Thomas Barracks

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Thomas Barracks (1867-1877) - A Union U.S. Civil War reconstruction era Barracks established in 1867 near Huntsville, Madison County, Alabama. Part of the U.S. Government's post-war reconstruction efforts. Abandoned in 1877.

History

The Reconstruction Act of 1867 began the formal U.S. Civil War reconstruction period which lasted until 1877. During this period the south was divided into military districts and military posts were established to combat any radicalism that might appear. Huntsville fell into the Third Military District overseen by John Pope and George Meade. In Huntsville, Union troops were removed from the town into quarters just outside the then city limits. This post was first known as the Post at Huntsville and in January 1873 became the Thomas Barracks.

Governor Chapman Land circa 1884, Barracks located left of center, Farmhouse right of center.

The post was situated on farmland leased from the former Alabama Governor Reuben Chapman whose property had been confiscated, his mansion burned to the ground during the war and he had been imprisoned in Massachusetts. The rent for the leased property was $200 per month. The mean strength at the barracks during 1870-1871 was 8 officers and 157 enlisted men (HQ + 3 companies). Thereafter the mean strength was 4 officers and 50 to 60 enlisted men (1 company) through 1873-1874, clearly a token force.

The consolidation of the 2nd U.S. Infantry with the 16th U.S. Infantry took place in Atlanta, Georgia, in April and May of 1869. Colonel S. W. Crawford became the Commander of the new 2nd U.S. Infantry and 2 days after the consolidation the regiment left Atlanta and took station as follows:

  • HQ and Companies B, D, and I at Huntsville, AL
  • A, F, and K at Mobile, AL
  • C, and E at Montgomery, AL
  • G and H at Atlanta, GA.

Headquarters were moved from Huntsville to Mobile in January 1872 but the Barracks remained garrisoned with a single company of soldiers.

The planned departure of the Thomas Barracks garrison was announced in the local newspaper on 12 Sep 1877 and it was noted that they had not been called upon to interfere with local self-government and that the officers were gentlemanly and that their presence while resented was "not for several years, been disagreeable."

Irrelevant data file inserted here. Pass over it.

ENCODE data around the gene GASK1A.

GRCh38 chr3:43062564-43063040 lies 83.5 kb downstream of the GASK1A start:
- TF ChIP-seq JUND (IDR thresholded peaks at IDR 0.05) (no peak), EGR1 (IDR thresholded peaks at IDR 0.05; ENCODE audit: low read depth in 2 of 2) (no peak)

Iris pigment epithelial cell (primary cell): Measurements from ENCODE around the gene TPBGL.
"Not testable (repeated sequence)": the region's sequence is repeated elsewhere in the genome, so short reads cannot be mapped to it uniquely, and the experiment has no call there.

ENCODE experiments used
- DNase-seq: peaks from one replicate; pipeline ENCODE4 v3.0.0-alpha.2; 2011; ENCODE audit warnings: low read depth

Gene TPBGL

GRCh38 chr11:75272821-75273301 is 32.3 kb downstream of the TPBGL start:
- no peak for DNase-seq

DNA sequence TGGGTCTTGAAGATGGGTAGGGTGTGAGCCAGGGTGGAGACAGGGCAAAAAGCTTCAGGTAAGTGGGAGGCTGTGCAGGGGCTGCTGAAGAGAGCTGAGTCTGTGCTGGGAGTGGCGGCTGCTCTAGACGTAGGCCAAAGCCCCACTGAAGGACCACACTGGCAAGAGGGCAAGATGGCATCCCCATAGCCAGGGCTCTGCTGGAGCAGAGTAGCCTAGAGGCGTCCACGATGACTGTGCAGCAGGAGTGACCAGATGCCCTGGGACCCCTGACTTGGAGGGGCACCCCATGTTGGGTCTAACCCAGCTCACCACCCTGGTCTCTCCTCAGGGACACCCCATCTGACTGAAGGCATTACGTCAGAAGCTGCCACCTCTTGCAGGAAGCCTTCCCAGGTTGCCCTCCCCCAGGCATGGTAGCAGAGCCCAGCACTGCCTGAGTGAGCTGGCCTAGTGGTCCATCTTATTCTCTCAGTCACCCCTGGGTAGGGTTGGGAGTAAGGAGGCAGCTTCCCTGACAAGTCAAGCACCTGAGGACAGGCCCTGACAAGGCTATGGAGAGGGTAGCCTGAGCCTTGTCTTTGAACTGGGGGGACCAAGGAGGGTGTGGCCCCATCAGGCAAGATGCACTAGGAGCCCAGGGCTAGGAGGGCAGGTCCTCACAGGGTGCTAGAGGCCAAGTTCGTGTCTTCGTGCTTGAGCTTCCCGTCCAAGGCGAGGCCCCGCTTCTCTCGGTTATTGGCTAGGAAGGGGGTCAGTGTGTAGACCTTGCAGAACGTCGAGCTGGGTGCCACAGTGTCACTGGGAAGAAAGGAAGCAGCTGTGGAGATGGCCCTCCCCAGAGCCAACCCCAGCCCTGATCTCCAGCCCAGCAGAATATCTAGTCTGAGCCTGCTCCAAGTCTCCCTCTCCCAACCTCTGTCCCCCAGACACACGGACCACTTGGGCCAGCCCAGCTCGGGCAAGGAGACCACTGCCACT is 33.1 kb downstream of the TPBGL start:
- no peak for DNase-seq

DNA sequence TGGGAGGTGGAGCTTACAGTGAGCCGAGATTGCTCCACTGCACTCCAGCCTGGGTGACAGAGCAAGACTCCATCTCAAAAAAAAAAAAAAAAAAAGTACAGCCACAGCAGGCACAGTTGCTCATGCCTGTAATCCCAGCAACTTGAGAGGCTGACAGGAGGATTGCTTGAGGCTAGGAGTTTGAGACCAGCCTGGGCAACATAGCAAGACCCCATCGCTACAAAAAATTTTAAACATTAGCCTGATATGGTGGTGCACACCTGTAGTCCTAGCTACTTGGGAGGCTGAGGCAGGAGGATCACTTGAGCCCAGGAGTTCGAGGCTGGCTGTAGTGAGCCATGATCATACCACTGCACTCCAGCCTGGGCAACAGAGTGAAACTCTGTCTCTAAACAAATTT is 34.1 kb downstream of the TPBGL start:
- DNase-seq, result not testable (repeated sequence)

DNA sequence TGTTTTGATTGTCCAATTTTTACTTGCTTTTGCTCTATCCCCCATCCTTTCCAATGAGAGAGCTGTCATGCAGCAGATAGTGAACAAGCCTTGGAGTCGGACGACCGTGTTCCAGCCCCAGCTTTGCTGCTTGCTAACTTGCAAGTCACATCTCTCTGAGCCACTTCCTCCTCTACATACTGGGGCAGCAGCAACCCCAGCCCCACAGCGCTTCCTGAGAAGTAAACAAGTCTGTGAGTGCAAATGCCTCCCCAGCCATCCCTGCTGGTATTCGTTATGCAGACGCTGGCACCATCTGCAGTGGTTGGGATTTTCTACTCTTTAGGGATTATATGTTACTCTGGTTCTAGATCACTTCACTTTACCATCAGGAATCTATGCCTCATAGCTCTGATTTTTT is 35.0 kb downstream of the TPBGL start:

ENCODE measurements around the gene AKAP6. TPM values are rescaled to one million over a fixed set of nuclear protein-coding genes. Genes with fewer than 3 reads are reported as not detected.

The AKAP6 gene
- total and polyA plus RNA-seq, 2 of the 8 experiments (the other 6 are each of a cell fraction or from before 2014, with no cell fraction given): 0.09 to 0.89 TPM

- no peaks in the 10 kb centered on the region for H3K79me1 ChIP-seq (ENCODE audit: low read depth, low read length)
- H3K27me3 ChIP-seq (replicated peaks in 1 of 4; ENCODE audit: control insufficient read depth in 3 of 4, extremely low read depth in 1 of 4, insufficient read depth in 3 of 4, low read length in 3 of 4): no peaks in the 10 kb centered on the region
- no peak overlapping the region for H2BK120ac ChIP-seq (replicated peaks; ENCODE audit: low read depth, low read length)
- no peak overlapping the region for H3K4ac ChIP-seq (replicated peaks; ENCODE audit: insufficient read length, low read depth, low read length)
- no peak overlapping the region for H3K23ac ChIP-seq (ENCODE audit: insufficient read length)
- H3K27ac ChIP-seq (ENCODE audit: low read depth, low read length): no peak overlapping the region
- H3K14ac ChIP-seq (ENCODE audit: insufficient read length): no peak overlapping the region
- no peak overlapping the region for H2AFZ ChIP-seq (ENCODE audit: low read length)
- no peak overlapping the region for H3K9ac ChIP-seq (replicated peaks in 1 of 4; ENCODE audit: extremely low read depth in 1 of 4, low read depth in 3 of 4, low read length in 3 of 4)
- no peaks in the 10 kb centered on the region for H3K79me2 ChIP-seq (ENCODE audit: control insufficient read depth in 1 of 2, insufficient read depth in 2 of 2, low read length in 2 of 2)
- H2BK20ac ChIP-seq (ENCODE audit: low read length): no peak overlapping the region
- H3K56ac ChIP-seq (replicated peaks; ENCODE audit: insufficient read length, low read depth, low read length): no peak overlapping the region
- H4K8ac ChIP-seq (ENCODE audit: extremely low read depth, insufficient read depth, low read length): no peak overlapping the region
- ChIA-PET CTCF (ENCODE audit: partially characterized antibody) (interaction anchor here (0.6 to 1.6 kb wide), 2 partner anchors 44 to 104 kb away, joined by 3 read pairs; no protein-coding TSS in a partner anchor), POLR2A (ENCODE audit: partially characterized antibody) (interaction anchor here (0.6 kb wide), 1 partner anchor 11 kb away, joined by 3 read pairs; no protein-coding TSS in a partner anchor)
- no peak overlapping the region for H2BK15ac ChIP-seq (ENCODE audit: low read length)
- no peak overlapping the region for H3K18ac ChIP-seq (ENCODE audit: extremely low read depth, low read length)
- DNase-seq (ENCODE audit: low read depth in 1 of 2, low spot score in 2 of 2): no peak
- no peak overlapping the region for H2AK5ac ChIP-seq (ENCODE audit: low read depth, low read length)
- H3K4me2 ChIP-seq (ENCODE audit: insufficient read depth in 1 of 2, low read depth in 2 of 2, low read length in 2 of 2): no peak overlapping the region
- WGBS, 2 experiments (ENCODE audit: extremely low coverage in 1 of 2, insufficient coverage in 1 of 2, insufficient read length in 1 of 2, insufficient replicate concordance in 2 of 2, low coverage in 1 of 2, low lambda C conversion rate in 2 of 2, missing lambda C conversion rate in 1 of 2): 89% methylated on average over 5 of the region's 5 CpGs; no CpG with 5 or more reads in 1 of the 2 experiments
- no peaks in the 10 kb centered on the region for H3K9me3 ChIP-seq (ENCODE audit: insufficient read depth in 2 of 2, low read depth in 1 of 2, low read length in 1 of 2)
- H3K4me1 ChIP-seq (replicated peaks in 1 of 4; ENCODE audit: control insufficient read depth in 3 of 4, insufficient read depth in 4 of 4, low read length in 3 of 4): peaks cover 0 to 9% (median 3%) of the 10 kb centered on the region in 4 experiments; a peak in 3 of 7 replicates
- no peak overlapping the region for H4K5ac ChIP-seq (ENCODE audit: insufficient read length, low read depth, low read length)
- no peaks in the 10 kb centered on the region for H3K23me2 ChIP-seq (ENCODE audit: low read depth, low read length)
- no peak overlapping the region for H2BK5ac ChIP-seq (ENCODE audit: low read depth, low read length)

In December 1877 the sixteen frame buildings of Thomas Barracks were sold at auction to ex-governor Reuben Chapman for $1,861 and would remain on his property. It was reported that the buildings originally cost the U.S. Government some $30,000 and that with the other improvements some $90,000 was spent by the U.S. Government.

Current Status

The site of the barracks has been overbuilt with modern development with no trace remaining. The original house remains at 2409 Northeast Dairy Lane.


Location: Huntsville, Madison County, Alabama.

Maps & Images

Lat: 34.756217 Long: -86.564680

  • Multi Maps from ACME
  • Maps from Bing
  • Maps from Google
  • Elevation: 600'


GPS Locations:

See Also:

Sources:

  • Roberts, Robert B., Encyclopedia of Historic Forts: The Military, Pioneer, and Trading Posts of the United States, Macmillan, New York, 1988, 10th printing, ISBN 0-02-926880-X, page 7.
  • Maroney, Micky, The Withers-Chapman-Johnson House: A Plantation Cottage, The Historic Huntsville Quarterly, Vol XV, No. 3, Spring 1989, Huntsville AL, Historic Huntsville Foundation, Inc, page 13. Pdf
  • page 131
  • Wright W.M., Lt., Second Regiment of Infantry, U.S. Army Center of Military History, 1895, pages 429-430.
  • A Report on the hygiene of the United States Army U.S. Surgeon-General's Office ยท 1875
  • U.S. Military Posts and Stations 1871, page 21
  • Huntsville Weekly Democrat, Huntsville Alabama, 12 Sep 1877, page 3.
  • Huntsville Weekly Democrat, Huntsville Alabama, 19 Dec 1877, page 3.

Links:

Visited: 5 Aug 2021


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